The second tier was “our stuff”; the things my grandmother and mother “bought”. These, I was AGAIN carefully informed, were to be moved “along” to “the house”: “Don’t take TOO much at once but be sure to get the (fill in blank with a specific object they denoted to me EACH MORNING when they “visited” “me” “at work”).
The third tier was “the rubbish” “to be thrown out”. Everyone, on the surface, agreed and expostulated about “how much” “trash” “there is”. This was my first full fledged introduction to “what” and “how” “people” “throw out” “stuff”. I was shocked to a panic at first... BUT... with the very delicate management of my grandmother I LEARNED very well a lasting lesson. SHE would blandly, blindly and BRISKLY stand by while... “GREAT STUFF!” was delegated to be “THROWN OUT”. My first unspoken panic did create an interesting account in my behalf. At the first moments of “piling” “junk” I ... as a physical response... handled too personally… a few items in this RAPIDLY growing pile THAT FIRST MORNING. Seeing this, the owner said, that ... for my help... I was “welcome” (a word I remember very concisely) to “anything” I “wanted” as a “pay” for my work. I made a few... TOO FEW... selections and... slumped around in disbelief that... “all that” was “going to be thrown out”.
It was not. Before mid morning one of my grandmother’s “men” suddenly appeared with a truck and backed it up to the pile I was forming by instruction... “back by the barn”. He walked away and returned in ANOTHER TRUCK that he parked at the head of the yard with it’s empty payload poised right beside the screen door on the side of the porch. He opened this door and... filled the truck rapidly with... bag after ... garbage bag... of the “trash” the family was “bagging up” to “go to the dump”. Then, with the truck full, he drove away.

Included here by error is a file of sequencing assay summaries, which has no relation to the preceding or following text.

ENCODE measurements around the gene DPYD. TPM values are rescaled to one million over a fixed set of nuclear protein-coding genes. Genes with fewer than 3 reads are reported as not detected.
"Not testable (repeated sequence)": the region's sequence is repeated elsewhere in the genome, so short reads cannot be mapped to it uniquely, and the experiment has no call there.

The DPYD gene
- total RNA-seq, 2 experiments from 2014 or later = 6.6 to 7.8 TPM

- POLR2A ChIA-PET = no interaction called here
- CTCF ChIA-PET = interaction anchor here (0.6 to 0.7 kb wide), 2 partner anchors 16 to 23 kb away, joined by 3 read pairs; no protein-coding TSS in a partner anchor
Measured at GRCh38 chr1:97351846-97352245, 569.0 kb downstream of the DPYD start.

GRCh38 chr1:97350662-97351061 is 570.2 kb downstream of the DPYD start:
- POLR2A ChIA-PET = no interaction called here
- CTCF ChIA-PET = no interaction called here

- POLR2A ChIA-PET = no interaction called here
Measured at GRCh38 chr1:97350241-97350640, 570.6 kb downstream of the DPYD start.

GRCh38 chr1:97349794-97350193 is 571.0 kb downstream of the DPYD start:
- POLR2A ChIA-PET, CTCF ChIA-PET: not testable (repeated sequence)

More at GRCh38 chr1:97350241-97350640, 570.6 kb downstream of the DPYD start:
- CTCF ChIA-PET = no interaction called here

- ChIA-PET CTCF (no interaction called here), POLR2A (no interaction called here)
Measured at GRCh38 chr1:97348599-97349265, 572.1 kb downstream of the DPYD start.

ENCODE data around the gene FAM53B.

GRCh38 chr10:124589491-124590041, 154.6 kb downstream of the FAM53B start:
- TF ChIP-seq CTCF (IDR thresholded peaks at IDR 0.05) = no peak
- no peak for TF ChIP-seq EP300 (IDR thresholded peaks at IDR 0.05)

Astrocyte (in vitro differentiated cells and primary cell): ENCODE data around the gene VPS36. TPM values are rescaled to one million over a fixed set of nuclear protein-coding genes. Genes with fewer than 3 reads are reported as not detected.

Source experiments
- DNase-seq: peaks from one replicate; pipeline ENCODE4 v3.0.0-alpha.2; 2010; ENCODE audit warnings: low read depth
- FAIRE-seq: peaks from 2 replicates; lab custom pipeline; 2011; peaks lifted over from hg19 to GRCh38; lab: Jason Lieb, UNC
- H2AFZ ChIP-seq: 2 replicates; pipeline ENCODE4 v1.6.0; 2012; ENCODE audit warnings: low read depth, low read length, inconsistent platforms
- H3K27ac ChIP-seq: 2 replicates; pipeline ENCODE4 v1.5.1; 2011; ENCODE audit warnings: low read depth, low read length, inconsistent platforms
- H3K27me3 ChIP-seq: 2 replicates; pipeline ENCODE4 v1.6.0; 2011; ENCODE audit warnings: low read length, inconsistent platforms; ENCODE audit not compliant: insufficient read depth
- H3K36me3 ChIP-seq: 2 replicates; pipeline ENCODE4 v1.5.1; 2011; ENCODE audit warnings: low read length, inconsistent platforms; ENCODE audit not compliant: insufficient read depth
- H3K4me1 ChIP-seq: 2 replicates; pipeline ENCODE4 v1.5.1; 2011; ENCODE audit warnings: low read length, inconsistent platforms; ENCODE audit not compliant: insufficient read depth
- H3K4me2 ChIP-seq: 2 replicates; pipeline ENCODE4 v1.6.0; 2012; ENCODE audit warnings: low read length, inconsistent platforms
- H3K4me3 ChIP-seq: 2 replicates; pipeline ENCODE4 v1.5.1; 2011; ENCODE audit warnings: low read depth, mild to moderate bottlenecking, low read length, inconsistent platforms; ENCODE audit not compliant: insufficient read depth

And came back.
I knew that he was gone by far to short a time to have... driven the ten mile round trip to... the dump. But I said nothing. WE loaded the second truck and he pulled out, first pulling the other truck “to be filled” in behind and... drove away again. Before I had brought out “anything else” he was back, parked by the screen door again. At “lunch”; a “half hour” for me and ...how ever long “they” “want” for the owners... I was clarified as to the destination of the rubbish and ..., well...: “The Abbott’s barn” “is empty” and my grandmother “secured it’s use” so... “not to worry”, “don’t say anything”, “we can’t bring it here (my grandmother’s barn) because they can’t find out” and “Just throw out what ever they tell you to”.
“OK” and that’s what I did... for three weeks. DAY after day, truck load after truck load. Because of the “filth”, “the heat”, the grind of the labor... AND the growing disinterest in the “stuff” after they “get what we want” “out”, the hand of “throw it out” waved ever more often then the “I want that” utterance until, eventually ... as we entered the barn, whole days were spent by ...me alone... “throwing out”... what they told me to each day. Usually the woman in charge would wave her hand at a whole REGION of the barn and say something like “get as much of that today as you can”. Then leave ... me there... all alone... until AFTER lunch... when she’d return “to see” “if” I had “found anything”. “We’ve already taken SIX loads to the DUMP” I’d dutifully report to which she’d say something like “WE’RE GETTING THERE!”. Every ...rarely... now and then she’d “want that” but ... it was half hearted and she... tended to let it sit around the end of the barn for days and then, well, I got rid of it.
Room by room, the house was “gone through”, “emptied” and “cleaned”. I did not assist in this last. “Gone through” was put in trash bags on the porch and PROMPTLY removed. Over and over the family expressed “What a fine job!” we were doing with “getting it cleaned out”. “Emptied” required the removal of the “We want that” and the ... “few things” my grandmother “spoke for” to their designated site of departure. The family’s station wagon went “away” more at first then later and... the male who drove this; evidently the head of household... seem to “not like doing this”. SOON it was “several days” between his drives and they were prefixed with “Are you SURE you want that” and “WHERE are we going to PUT IT?”. This was a great assistance and ...many items in a room to be emptied were “offered” to my grandmother “after all”.
“Yes. I’d be interested if it’s not too dear”.